Heather Stegmaier, M.AmSAT

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AT Q&A

This page is dedicated to answering questions submitted by my readers. To submit a question to be answered here, please email me.

Wednesday
Jan222014

AT Question: I am a new mom and would love to incorporate the AT into my daily life so that I can meet the day's physical challenges with ease. What can I do with my body (or think) to ease it before I go to pick up my baby and what can I do to improve my posture while I'm holding my 18 lb. daughter (which I do A LOT ... like, practically all day)? ~Tara

AT Answer: Tara, you are not alone in this! I think it’s safe to say that all new moms experience this type of physical and emotional stress in their life, especially in the first year of their child’s life. I’m sure you are doing an amazing job caring for your daughter. By incorporating a few tips from the Alexander Technique, you will be well on your way for caring for yourself as well. And we all know that a happy mom makes for a happy family! :) You touched on a great point in your question: you asked, “what can I do with my body (or think) to ease it.” Both thinking and changing your postural habits are key to creating more ease in your life. Here are some specific things you can do to bring more ease in your life today:

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Friday
Dec202013

AT Question: I was in a car accident 6 months ago, which left me with pain on the right side of my neck. I went to the chiropractor for numerous sessions and was told I was back to normal. However, the pain came back and still exists, sometimes mildly sometimes more acutely. What can I do?  ~Amy

Thank you for this important question, Amy! You bring up a really great topic: does chronic pain (whether brought about through an injury, accident, repetitive strain, or no event at all) have a beginning and end? Before I give you concrete steps to take to address your chronic pain issue, I’d like to touch on this topic. Our culture really likes the idea of fixing things, and this is no different when it comes to our health. Of course, after an injury, there is a time for healing and “getting back to normal”. These are important steps to take after an injury or accident, and health care providers such as chiropractors offer an important method of care. I will call this ‘treatment’, which has a beginning and an end. But what happens after you’ve been treated and sent on your way? Most likely you go back to your normal everyday life, which includes deep set habits of movement. These habitual patterns can interfere with your well-being and contribute to chronic pain. The Alexander Technique is unique because it takes an educational approach to chronic pain. The life skills of the Alexander Technique are used to explore and change our deep set habits of thought and movement.

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Friday
Nov222013

AT Question: When I'm out for my usual walk around the neighborhood, I tend to put my hands on my hips up the challenging hills, and find myself leaning forward. This doesn't make any sense, but I find myself automatically doing it and correcting myself. Any suggestions?  ~Diane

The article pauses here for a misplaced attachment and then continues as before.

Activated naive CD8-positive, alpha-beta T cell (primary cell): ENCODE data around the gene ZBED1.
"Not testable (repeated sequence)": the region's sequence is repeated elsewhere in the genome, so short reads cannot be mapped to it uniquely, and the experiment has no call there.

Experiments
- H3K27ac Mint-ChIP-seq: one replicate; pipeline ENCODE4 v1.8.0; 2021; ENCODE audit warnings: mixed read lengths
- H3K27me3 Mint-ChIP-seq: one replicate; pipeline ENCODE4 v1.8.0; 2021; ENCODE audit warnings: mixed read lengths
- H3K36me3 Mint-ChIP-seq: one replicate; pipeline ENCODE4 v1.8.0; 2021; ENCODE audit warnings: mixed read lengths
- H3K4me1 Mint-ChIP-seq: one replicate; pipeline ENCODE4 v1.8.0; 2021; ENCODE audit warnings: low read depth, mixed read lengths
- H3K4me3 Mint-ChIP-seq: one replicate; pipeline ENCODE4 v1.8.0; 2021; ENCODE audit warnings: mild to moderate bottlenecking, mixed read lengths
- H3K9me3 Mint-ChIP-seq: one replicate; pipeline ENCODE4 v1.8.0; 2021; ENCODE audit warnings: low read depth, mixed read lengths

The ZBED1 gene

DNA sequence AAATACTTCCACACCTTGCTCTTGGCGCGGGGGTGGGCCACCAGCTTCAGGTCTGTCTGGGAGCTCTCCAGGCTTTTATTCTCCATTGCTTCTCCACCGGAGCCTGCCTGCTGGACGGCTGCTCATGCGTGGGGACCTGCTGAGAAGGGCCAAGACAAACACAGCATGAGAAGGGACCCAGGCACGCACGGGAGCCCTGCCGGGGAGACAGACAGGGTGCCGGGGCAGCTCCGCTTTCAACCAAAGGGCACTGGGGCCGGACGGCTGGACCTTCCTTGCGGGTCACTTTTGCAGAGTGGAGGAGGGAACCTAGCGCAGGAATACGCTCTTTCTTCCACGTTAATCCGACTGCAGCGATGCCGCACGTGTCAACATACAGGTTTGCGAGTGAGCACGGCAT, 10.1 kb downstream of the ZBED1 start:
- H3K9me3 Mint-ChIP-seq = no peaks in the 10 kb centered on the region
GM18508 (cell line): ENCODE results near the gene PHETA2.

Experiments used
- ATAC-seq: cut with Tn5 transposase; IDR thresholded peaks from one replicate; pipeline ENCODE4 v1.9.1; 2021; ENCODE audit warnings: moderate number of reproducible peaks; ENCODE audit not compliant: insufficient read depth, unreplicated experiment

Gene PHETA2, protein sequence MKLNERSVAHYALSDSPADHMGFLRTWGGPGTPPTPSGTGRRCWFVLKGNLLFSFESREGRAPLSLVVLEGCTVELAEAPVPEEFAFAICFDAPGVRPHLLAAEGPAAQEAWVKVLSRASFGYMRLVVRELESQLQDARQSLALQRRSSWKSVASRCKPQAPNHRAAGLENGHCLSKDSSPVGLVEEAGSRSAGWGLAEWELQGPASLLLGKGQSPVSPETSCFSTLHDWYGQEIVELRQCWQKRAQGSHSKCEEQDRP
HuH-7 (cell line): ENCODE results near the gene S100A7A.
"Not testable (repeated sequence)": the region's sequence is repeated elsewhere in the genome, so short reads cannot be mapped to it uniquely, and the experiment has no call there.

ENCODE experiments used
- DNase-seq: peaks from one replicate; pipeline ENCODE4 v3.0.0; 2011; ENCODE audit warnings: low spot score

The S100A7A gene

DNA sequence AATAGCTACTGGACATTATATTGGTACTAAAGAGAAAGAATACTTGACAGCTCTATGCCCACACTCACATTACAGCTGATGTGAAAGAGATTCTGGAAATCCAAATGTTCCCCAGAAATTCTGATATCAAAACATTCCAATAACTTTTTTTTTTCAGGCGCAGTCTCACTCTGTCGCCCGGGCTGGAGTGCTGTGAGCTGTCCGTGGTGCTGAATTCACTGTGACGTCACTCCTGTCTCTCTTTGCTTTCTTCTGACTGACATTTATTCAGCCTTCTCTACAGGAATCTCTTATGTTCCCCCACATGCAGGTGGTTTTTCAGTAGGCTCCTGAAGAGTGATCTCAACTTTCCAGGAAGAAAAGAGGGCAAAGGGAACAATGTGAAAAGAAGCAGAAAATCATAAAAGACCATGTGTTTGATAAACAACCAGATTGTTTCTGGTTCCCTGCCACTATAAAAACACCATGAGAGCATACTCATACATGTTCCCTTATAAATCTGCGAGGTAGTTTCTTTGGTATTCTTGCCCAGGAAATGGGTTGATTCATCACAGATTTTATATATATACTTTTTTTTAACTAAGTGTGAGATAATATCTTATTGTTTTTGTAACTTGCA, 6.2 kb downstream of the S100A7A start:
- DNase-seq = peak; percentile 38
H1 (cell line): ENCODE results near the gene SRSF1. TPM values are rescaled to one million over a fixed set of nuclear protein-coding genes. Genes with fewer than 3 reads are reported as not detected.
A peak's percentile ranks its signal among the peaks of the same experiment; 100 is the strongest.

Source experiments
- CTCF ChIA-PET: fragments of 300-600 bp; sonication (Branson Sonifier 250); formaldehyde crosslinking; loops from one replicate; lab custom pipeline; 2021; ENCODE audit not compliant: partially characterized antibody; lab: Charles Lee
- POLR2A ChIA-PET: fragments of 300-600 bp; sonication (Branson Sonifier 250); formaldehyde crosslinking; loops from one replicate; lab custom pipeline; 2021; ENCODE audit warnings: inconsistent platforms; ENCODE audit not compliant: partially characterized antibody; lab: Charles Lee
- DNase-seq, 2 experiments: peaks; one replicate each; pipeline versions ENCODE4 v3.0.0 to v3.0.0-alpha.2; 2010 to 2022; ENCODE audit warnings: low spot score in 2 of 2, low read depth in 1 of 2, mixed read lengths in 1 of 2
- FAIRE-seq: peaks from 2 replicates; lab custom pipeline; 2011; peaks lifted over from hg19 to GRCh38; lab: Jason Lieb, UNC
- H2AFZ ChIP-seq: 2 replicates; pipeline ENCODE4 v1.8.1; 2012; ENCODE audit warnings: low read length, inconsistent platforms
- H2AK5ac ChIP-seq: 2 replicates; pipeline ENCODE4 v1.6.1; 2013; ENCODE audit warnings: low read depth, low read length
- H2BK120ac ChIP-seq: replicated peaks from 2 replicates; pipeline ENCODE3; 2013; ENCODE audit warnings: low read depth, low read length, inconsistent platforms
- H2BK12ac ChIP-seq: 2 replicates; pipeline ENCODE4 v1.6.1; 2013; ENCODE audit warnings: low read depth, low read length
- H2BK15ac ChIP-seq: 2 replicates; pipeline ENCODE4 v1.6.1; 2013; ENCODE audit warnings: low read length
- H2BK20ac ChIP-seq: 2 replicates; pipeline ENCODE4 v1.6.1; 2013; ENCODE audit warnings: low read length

AT Answer: Great question, Diane! The key word in your question is challenging. When the body is challenged during a physical activity it can react in two ways: 1. Compensate by contorting in an awkward position, or by having other body parts work and help out the muscles that need to work. 2. Meet the challenge with length, strength, and proper body mechanics. Based on your question, you are reacting the first way. I’m assuming this is not by choice but more by default. As you say, it doesn’t make sense, but it’s an automatic response. It takes some training and awareness to meet a physical challenge with length, strength, and body mechanics. The Alexander Technique is a tool that helps you move from automatically compensating to making a conscious choice in order to use proper body mechanics. Let’s explore these two options!

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Wednesday
Oct092013

AT Question: I always have pain in my neck, shoulder and elbow due to flute playing and other activities. How do I stop the pain? ~Kim

AT Answer: This is a wonderful question, and one I hold near and dear to my heart. As a flutist myself, I’ve experienced pain in my neck, shoulders, and arms. Pain can be debilitating to musicians and cause musicians to not play as much as they’d like or give up playing entirely. It can also lead to believing that there is nothing that can be done and that you just have to live with the pain. This is not the case. The Alexander Technique (AT) is a proven, long lasting solution to pain. Most often, when we want pain to go away we think that we have to “do” something to make that happen. As an Alexander Technique teacher, I take a different approach. To make the pain stop, you must stop what is causing the pain. Since the pain is only occurring when you are engaged in an activity such as playing the flute, let’s look at what can be causing the pain in this activity. From an AT perspective, there are many reasons for which pain can occur:

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